“Dual Enrollment: A Strategy for Educational Advancement of All Students” is a thoroughly researched publication of the Blackboard Institute that rigorously documents the benefits of dual enrollment, the name given to programs like those offered by the Middle College National Consortium that allow high school students to enroll in both high school and college courses simultaneously. Middle College National Consortium’s dual enrollment program not only allows students to experience college early, and take more challenging courses, but also is a way to assist students to go to college who are traditionally underrepresented in higher education.
LIC, NY (Vocus) August 11, 2010
Middle College National Consortium proudly announces that Elizabeth Barnett, Ph.D., Senior Research Associate, Teachers College, Columbia University and Liesa Stamm, Ph.D., Senior Research Associate-Rutgers-Camden Center for Childhood Studies, have published their rigorously documented treatise on dual enrollment in the latest edition of Blackboard Institute. In her capacity as a researcher for the National Center for Restructuring Education, Schools and Teaching Elizabeth Barnett has done extensive research on the Middle College National Consortium’s dual enrollment program. Dual Enrollment is the name given to programs that allow high school students to enroll in both high school and college courses simultaneously. Dual Enrollment not only allows students to experience college early, and take more challenging courses, but also is a way to assist students to go to college who traditionally have been underrepresented in higher education.
Barnett and Stamm found that male students, low income students and underprepared students disproportionately benefitted from an early college experience. Some of the advantages that Barnett and Stamm associate with dual enrollment for traditionally underserved students in higher education are increasing students’ educational aspirations, reducing high school dropout rates, better preparing students for college courses, encouraging their enrollment in college, and reducing the need for remedial coursework. Barnett and Stamm point out that high achieving students, high schools, colleges, employers and the public in general are also major beneficiaries of dual enrollment.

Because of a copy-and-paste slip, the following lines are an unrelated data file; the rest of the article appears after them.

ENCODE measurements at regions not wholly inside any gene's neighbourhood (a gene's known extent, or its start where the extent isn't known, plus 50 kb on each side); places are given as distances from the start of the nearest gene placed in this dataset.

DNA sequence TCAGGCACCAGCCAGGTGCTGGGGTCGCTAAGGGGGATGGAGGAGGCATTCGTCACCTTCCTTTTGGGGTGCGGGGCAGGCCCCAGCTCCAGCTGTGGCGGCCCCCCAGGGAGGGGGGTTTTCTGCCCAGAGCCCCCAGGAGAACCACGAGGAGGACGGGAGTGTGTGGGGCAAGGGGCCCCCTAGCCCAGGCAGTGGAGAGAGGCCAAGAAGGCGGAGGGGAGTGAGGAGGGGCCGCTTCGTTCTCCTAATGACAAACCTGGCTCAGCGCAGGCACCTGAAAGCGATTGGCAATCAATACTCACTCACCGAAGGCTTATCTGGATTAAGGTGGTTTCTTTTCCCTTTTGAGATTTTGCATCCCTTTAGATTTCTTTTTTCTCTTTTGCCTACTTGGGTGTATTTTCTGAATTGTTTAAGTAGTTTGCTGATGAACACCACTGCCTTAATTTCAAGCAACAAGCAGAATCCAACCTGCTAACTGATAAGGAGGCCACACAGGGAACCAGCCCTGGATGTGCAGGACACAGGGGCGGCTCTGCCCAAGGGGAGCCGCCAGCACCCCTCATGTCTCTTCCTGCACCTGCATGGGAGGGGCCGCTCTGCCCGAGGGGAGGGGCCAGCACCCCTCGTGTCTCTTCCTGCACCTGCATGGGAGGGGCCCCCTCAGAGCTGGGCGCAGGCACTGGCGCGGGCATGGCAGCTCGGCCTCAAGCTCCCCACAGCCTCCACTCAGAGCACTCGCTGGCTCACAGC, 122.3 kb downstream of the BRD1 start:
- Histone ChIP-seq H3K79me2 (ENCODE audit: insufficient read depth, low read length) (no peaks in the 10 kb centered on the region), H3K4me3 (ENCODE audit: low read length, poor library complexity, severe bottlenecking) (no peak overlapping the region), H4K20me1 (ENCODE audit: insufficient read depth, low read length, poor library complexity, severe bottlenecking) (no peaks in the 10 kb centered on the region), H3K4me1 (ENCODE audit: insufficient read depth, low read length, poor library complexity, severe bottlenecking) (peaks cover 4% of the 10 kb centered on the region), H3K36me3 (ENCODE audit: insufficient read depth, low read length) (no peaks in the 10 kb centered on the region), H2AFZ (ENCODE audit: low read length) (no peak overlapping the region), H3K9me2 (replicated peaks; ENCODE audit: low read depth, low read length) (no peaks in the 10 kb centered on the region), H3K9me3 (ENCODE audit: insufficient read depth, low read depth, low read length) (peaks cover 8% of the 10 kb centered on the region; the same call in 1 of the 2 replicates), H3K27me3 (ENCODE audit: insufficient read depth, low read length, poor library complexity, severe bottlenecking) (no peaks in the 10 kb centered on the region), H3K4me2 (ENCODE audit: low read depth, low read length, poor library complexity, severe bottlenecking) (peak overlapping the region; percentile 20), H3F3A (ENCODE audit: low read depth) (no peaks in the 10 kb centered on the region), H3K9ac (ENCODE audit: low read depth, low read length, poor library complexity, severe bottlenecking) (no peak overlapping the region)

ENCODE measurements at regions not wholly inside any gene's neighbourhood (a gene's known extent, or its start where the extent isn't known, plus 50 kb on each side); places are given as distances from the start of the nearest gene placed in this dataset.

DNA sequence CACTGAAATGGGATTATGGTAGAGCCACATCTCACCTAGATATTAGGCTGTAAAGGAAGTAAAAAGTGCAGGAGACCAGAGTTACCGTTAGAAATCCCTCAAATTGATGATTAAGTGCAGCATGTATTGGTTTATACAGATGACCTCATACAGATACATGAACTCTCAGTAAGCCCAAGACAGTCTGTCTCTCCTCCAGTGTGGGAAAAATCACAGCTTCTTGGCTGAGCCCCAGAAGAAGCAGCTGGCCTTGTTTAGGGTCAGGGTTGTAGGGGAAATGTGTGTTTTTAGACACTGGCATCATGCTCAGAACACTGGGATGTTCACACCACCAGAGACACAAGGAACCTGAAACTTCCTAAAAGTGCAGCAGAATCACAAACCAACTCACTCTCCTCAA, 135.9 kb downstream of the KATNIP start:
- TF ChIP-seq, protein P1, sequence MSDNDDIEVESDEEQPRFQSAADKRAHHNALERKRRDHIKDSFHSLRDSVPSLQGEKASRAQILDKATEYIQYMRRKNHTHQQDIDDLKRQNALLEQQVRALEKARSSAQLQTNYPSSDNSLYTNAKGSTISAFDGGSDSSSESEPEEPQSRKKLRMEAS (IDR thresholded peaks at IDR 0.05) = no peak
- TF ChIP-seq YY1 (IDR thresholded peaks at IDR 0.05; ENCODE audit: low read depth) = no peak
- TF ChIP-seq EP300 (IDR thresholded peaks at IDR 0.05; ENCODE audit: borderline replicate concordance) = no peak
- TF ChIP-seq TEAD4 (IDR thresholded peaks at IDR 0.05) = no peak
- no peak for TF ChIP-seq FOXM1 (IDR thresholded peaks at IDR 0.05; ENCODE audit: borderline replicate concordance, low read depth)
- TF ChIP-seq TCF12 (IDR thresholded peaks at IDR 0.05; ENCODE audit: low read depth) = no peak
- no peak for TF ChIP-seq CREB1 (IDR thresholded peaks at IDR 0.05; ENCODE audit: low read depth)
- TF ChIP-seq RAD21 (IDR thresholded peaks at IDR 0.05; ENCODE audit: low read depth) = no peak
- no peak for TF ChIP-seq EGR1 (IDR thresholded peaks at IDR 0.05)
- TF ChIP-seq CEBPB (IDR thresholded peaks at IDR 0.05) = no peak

Dr. Cecilia Cunningham, president and founder of the Middle College National Consortium, praised Ms. Barnett’s and Ms. Stamm’s report for its insightfulness and thoroughness. In pointing to her own organization Dr. Cunningham stated that “Middle College National Consortium partner high schools, because of their dual enrollment programs, have the positive attributes that Barnett & Stamm found in dual enrollment programs: high school graduation rates, college going rates, and college GPA’s that far exceed other schools with similarly underserved students.” Given the successes of dual enrollment, Dr. Cunningham laments the fact that student access to college is severely limited by the availability of funds. As the report notes, society often saves money by supporting dual enrollment programs through reducing the dropout rate, reducing incarceration rates, reducing the need for college remedial classes and shortening the time students attend college. Dr. Cunningham points out that in Middle College National Consortium Early College High Schools “Upon graduating from high school (2008-2009 school year), 12th graders accumulated an average of 14 college credits, a 92% cumulative course pass rate, and earned a 2.62 college GPA.”
To learn more about dual enrollment or the Middle College National Consortium, visit us at (http://www.mcnc.us/) for a comprehensive overview of the history, design principles, current work and achievements.
Middle College National Consortium